Towards an EU strategy for international cultural relations (Communication)

EESC opinion: Towards an EU strategy for international cultural relations (Communication)

Key points:

For the EESC, Culture has an important role to play in the current global political environment, in which the respect of human rights, tolerance, cooperation and mutual solidarity are once more under threat.

The EESC now calls for a step forward, from a text "towards an EU strategy" to the adoption and subsequent implementation of a clear strategy and action plan. The action plan should respond to four structural necessities: providing clarity of governance at EU level; seeking to coordinate and offer subsidiary support at Member State level; clarifying financial aspects; and promoting networks of interrelated cultural players, representing a thriving cultural civil society.

 So as to enable the full recognition of the importance of culture to sustainability, the EESC calls for culture to be recognised as a fourth pillar of sustainable development, on an equal footing with the economic, social and environmental pillars.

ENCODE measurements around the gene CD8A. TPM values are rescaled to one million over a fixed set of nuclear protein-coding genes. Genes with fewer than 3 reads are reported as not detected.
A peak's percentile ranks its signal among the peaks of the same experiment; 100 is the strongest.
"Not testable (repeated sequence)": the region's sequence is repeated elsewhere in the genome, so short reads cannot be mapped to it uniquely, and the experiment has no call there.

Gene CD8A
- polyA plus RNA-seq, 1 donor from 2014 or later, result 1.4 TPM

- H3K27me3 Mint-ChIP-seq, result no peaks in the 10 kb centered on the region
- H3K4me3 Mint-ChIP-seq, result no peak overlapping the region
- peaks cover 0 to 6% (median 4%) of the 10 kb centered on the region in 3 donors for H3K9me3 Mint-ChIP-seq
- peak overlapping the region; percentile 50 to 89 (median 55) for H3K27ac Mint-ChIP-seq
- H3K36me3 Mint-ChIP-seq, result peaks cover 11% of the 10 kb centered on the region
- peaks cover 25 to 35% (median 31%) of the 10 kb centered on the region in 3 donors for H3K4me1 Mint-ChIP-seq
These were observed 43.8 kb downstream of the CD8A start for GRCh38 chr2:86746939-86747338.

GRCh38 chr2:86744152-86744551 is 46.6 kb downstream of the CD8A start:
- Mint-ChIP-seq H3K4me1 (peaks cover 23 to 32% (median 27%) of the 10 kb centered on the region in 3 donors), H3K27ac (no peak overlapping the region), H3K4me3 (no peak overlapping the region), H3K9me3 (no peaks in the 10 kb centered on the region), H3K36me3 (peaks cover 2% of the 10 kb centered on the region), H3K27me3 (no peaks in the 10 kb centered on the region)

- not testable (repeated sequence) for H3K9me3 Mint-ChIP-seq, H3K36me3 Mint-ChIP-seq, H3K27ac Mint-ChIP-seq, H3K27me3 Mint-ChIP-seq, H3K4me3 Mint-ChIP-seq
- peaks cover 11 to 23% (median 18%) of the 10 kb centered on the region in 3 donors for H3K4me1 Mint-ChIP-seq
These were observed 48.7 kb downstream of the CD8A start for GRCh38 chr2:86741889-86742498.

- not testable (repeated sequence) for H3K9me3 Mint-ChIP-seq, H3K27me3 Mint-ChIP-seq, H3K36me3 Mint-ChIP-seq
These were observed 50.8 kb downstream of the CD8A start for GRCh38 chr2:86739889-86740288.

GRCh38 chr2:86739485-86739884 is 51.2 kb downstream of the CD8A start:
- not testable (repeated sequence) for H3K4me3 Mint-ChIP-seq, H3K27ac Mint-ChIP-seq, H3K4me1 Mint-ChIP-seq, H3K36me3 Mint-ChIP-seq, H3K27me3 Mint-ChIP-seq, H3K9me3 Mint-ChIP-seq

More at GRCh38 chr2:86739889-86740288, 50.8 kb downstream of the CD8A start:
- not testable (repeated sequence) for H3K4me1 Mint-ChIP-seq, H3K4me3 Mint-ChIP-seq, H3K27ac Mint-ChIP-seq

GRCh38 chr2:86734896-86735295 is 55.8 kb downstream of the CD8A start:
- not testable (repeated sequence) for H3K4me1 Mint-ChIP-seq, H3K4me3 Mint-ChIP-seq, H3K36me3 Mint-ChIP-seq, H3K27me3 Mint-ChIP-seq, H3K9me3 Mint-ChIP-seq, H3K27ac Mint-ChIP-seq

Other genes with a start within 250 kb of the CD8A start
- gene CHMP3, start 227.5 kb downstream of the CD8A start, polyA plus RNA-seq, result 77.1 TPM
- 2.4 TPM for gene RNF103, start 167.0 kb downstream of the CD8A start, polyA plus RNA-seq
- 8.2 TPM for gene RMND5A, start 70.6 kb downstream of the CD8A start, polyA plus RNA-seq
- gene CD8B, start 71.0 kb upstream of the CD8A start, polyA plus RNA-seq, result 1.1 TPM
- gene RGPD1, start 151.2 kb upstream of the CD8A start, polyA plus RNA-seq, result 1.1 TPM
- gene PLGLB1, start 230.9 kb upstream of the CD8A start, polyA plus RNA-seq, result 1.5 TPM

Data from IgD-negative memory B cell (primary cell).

The EESC welcomes the fact that culture is acknowledged as a crucial foundation for peace and stability. Culture is therefore of key importance in furthering the main aim of the European Union: to "promote peace, its values and the well-being of its peoples" (Article 3 TEU). The EESC therefore calls on the EU, based on Europe's own experience, to take its place as a global leader in the practice, protection and promotion of peace worldwide.

 The EESC underlines the importance of civil society as protagonists in a sustainable society and in the development of all initiatives in the field of culture. The EU should therefore invest in supporting the development of a structured civil society in the cultural field.

 Culture in external relations cannot be seen as neutral and independent of the political context of the countries involved. Both historic and present-day examples demonstrate the possible misuse and manipulation of culture to nourish an authoritarian, populist or other political agenda. Therefore, while culture in EU exchanges certainly serves an agenda, it is important to underline that, contrary to propaganda, EU exchanges allow for the views of multiple stakeholders and pluralistic approaches.



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